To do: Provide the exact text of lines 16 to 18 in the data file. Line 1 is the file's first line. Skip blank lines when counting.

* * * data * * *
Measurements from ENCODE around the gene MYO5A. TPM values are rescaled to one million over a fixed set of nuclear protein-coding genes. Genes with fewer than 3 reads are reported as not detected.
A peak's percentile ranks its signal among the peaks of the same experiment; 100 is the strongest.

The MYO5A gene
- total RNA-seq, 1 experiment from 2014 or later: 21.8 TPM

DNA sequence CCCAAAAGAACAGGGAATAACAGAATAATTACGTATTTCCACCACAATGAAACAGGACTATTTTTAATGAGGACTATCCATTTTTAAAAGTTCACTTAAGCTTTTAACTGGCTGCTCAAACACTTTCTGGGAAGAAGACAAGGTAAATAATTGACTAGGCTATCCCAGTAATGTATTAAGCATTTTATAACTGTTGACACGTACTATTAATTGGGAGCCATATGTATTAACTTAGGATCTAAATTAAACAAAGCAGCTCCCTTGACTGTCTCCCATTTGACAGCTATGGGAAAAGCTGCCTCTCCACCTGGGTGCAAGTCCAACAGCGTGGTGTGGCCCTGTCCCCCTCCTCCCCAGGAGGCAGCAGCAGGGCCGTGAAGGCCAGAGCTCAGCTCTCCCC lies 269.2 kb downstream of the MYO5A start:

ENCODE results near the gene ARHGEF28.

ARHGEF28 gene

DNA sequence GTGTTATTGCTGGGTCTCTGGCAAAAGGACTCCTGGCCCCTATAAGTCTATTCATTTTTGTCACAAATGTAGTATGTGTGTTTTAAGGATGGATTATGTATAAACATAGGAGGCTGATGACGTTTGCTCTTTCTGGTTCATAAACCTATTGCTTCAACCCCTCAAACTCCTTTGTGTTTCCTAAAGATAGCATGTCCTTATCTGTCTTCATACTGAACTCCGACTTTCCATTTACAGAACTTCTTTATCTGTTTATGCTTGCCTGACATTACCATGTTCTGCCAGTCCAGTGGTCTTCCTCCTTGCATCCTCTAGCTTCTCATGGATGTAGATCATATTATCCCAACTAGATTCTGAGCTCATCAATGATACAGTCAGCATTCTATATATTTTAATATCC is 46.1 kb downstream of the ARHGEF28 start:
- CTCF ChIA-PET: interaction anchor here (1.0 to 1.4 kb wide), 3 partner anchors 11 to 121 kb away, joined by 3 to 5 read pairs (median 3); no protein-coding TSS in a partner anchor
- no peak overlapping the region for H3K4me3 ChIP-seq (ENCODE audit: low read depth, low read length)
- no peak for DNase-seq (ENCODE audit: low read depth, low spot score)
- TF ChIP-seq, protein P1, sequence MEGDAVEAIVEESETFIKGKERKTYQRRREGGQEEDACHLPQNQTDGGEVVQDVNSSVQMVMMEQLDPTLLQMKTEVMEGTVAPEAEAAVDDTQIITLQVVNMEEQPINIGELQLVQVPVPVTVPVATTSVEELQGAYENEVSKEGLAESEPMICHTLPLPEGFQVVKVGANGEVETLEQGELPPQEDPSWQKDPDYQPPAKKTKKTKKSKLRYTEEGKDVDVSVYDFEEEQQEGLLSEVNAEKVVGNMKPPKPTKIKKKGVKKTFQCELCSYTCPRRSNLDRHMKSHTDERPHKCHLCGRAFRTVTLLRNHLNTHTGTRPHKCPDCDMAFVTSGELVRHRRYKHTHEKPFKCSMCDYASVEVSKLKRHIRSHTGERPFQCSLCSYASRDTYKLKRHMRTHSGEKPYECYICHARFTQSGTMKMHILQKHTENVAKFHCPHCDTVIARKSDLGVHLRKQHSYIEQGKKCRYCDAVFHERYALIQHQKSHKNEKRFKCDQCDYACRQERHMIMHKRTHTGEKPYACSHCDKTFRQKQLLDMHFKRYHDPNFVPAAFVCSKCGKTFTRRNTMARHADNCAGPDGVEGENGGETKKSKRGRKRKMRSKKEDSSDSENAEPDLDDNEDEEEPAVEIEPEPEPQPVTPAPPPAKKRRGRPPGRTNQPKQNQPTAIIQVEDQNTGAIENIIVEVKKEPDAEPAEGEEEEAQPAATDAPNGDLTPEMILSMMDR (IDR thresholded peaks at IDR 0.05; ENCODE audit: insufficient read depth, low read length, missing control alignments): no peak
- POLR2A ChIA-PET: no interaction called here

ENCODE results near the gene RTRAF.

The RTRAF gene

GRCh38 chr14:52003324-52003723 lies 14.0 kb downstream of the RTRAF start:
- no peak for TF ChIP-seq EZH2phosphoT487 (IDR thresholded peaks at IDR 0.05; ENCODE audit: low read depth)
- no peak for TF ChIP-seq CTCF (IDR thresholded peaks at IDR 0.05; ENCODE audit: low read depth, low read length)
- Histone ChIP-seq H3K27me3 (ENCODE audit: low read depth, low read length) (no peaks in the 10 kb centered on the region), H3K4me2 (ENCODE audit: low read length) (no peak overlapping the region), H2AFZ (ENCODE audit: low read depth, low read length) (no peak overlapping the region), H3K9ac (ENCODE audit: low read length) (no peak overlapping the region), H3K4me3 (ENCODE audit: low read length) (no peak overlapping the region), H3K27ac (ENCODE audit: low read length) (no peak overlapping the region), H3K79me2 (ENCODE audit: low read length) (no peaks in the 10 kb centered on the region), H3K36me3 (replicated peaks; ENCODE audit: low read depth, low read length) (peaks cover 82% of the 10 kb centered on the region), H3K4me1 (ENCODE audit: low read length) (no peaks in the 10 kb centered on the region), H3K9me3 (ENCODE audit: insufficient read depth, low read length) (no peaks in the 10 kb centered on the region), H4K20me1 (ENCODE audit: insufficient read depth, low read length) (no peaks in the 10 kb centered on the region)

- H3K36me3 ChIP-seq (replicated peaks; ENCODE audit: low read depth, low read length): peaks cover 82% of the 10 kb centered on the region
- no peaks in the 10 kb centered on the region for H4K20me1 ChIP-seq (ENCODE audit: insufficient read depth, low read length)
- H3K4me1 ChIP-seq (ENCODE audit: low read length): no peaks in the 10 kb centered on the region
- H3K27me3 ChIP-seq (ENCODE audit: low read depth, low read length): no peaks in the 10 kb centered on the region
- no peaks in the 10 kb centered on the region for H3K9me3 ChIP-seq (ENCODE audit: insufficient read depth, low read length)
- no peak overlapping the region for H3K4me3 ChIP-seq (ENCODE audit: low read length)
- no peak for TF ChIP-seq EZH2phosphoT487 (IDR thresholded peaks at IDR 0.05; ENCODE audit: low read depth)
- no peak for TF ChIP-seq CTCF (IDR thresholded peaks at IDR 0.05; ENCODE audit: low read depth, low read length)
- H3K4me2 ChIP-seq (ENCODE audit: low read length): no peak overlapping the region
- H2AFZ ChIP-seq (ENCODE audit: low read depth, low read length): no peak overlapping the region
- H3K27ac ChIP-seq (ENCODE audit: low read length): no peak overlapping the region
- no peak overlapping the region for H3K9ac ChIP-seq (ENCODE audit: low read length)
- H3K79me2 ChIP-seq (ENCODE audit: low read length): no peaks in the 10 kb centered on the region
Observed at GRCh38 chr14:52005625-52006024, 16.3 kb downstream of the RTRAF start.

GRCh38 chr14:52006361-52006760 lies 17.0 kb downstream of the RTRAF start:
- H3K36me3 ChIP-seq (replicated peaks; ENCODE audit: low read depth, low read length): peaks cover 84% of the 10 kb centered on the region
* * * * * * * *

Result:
GRCh38 chr14:52003324-52003723 lies 14.0 kb downstream of the RTRAF start:
- no peak for TF ChIP-seq EZH2phosphoT487 (IDR thresholded peaks at IDR 0.05; ENCODE audit: low read depth)
- no peak for TF ChIP-seq CTCF (IDR thresholded peaks at IDR 0.05; ENCODE audit: low read depth, low read length)